Old Wine, New Bottle

Too many of the latest generation of machinists are unfamiliar with multi-spindle automatic bar machines—screw machines—so they lump all of them together as "World War II Acmes."  These machines may be old and obsolete, but there is value in the rapid, multi-spindle "screw machine" design. That concept is like old wine, and some machine shops are discovering how satisfying this old wine can be.

 

Recently I read an article about the future of the precision machining industry. In the article, the head of a good-sized shop was quoted as saying "The future (of the industry) is not World War II Acmes." Of course, he's right . . . mostly.

Too many of the latest generation of machinists are unfamiliar with multi-spindle automatic bar machines—screw machines—so they lump all of them together as "World War II Acmes." Of course, those 30-, 40-, and 50-year-old machines, whether Acme, New Britain, Davenport, or something else, are not as sophisticated as CNC machines. These machines may be old and obsolete, but there is value in the rapid, multi-spindle "screw machine" design. That concept is like old wine, and some machine shops are discovering how satisfying this old wine can be.

A CNC shop recently asked S&M Machine (Oconto Falls, Wisconsin) to compute the cycle time for one of its parts if made using our new screw machines. Its customer had boosted order quantities significantly. Its CNC machines were making the part in 40 seconds. Our multi-spindle machines, made new using "aged screw machine design" with many advances, will produce one part every 7 seconds by our estimate, within the part specs. This is what I mean when I say that old wine—this proven screw machine approach—can be satisfying. It's about proven processes using new tools.

S&M has been a manufacturer and remanufacturer for decades. A dozen years ago, S&M began producing new 1 1/4 inch and 1 1/2 inch six-spindle machines, part and tooling compatible with the New Britain Model 52. Last year, S&M introduced a 1 1/8-inch bar capacity eight-spindle machine. These machines combine the speed advantage of screw machine design with recent improvements in design, setup and control, and therefore are like old wine in new bottles.

The latest version of these screw machines is designed with variable speed AC motor drives for quick, fine adjustment of spindle rpm and the machine's feed rate. This advancement eliminates potentially troublesome clutches and brake, and the need to change gear sets to adjust the spindle rpm and machine feed rate. These drives quicken setup and eliminate the main drive belt. New, sealed spindles work to keep coolant out of the spindle carrier case and the lube oil inside the machine.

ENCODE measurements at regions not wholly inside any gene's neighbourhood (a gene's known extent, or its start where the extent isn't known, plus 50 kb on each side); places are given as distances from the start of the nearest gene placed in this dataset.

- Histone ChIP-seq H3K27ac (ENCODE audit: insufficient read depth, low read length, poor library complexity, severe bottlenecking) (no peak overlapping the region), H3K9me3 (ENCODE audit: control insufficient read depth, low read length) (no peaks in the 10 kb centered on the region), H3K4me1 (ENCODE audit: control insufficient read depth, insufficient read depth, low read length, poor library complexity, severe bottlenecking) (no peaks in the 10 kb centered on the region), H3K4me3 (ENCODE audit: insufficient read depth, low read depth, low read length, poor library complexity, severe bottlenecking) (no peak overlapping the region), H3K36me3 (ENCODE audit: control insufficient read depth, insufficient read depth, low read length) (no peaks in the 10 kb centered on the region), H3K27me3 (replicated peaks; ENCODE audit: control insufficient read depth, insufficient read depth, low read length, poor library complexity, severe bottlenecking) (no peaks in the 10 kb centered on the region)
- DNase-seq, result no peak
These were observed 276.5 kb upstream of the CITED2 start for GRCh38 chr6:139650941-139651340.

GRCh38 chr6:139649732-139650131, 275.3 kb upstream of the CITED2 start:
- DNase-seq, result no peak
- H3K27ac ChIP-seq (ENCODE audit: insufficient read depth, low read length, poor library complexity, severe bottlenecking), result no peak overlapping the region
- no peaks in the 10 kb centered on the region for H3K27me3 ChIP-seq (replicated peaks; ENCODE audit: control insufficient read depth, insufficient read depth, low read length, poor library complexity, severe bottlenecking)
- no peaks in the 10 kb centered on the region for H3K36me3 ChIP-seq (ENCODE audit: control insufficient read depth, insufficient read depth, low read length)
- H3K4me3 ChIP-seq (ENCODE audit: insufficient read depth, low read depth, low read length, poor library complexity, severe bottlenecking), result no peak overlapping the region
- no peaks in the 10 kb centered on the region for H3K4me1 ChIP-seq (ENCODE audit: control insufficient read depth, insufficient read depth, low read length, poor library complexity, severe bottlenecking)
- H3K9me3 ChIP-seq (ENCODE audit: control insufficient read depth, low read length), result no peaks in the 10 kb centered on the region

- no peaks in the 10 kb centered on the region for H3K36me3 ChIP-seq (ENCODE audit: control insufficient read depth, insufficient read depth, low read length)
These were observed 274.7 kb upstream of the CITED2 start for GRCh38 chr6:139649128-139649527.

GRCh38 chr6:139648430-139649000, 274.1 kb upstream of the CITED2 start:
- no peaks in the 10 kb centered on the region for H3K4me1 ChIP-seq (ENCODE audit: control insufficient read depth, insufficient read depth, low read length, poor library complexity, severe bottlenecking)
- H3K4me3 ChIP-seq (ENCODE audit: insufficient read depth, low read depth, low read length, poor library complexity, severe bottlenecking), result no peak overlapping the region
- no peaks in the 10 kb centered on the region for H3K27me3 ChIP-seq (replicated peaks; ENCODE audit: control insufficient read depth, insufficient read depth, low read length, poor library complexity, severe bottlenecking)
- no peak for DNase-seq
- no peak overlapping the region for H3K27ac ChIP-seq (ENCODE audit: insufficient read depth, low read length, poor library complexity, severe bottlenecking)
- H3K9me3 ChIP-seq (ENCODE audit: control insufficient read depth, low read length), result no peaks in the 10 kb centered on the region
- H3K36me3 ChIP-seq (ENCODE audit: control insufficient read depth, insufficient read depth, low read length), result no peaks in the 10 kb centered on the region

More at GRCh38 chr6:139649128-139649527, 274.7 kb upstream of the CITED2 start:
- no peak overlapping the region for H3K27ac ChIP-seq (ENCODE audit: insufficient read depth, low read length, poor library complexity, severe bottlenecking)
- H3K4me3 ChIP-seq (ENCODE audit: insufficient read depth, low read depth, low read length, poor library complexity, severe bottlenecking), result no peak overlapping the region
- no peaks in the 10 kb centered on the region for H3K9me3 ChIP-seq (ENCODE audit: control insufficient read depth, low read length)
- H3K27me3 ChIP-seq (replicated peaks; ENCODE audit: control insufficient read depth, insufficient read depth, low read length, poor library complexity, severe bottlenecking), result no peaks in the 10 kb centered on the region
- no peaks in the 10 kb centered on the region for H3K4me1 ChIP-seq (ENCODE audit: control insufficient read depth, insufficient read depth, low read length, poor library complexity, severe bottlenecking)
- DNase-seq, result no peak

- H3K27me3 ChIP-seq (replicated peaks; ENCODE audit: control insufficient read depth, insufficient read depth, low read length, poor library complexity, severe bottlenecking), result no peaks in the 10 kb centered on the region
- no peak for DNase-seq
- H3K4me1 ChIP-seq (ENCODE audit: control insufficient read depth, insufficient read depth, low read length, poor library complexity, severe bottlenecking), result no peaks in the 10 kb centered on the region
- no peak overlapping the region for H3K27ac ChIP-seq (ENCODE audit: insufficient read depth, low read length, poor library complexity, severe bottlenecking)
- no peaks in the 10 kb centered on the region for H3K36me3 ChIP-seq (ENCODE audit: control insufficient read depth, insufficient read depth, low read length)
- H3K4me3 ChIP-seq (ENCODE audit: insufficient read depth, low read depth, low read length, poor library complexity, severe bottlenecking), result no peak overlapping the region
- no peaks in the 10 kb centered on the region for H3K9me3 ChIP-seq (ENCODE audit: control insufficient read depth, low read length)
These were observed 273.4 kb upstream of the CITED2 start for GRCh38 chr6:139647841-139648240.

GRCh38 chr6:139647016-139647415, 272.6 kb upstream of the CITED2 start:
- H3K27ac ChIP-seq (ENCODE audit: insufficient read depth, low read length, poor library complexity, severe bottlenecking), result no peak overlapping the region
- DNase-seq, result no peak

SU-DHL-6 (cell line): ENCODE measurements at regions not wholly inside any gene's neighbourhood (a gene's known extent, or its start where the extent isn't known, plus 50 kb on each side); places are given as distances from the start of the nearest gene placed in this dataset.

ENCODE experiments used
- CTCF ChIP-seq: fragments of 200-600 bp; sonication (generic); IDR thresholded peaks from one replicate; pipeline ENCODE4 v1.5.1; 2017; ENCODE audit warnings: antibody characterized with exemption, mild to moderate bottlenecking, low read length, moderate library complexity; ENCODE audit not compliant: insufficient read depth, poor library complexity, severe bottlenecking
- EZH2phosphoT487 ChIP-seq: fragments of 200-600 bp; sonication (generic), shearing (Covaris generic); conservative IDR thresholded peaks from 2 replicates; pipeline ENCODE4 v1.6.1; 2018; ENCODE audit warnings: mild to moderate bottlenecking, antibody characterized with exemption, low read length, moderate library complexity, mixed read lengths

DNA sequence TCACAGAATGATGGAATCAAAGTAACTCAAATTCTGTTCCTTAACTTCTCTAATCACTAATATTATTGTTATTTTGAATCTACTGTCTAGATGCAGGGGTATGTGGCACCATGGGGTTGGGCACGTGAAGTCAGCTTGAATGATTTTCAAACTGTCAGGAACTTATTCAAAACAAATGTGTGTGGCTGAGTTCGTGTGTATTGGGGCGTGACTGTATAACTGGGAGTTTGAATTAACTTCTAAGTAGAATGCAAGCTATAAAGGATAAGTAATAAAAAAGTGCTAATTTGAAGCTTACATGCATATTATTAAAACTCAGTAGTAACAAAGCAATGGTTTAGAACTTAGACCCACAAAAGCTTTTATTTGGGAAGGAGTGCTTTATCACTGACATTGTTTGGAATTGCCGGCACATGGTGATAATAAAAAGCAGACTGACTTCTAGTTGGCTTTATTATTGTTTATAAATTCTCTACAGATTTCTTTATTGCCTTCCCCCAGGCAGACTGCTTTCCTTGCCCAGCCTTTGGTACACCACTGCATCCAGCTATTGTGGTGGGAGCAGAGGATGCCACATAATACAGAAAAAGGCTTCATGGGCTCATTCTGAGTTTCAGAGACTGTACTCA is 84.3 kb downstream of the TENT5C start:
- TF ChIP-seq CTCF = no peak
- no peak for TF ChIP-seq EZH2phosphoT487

Those who lump screw machines together with the buggy whip may believe that today's tolerance needs are tighter than screw machines can deliver. One automatic bar machine strength has contributed to this misunderstanding—these machines generally last a very long time and are often used well past their prime. I know of a shop with six New Britains bought new in 1960. These machines have been running the same part family, with small changes, for more than 40 years. This is not uncommon. The price of such long life is reduced ability to hold tolerances—years of use erodes the precision of any metalworking machine, even one well maintained. Some machinists of today assume that every screw machine holds tolerance no better than the old, well worn units. That simply isn't true.

New machines, and used machines that have been completely remanufactured by a qualified shop, will hold the tolerances required on a high proportion of the work in most shops. Holding a couple thousandths is possible with these machines in the hands of a good setup person and dedicated operator. Old design, new iron.

With the availability of dual-axis CNC cross slides, new attachments, and new methods, screw machines produce more complex parts than before. New technology for old problems.

Value added services, holding tighter tolerances, and producing complex parts bring better margins. Screw machines fit that strategy. New machines; well maintained machines; well run machines. These are the new bottles holding the fine, old wine.

Old wine in new bottles—you bet.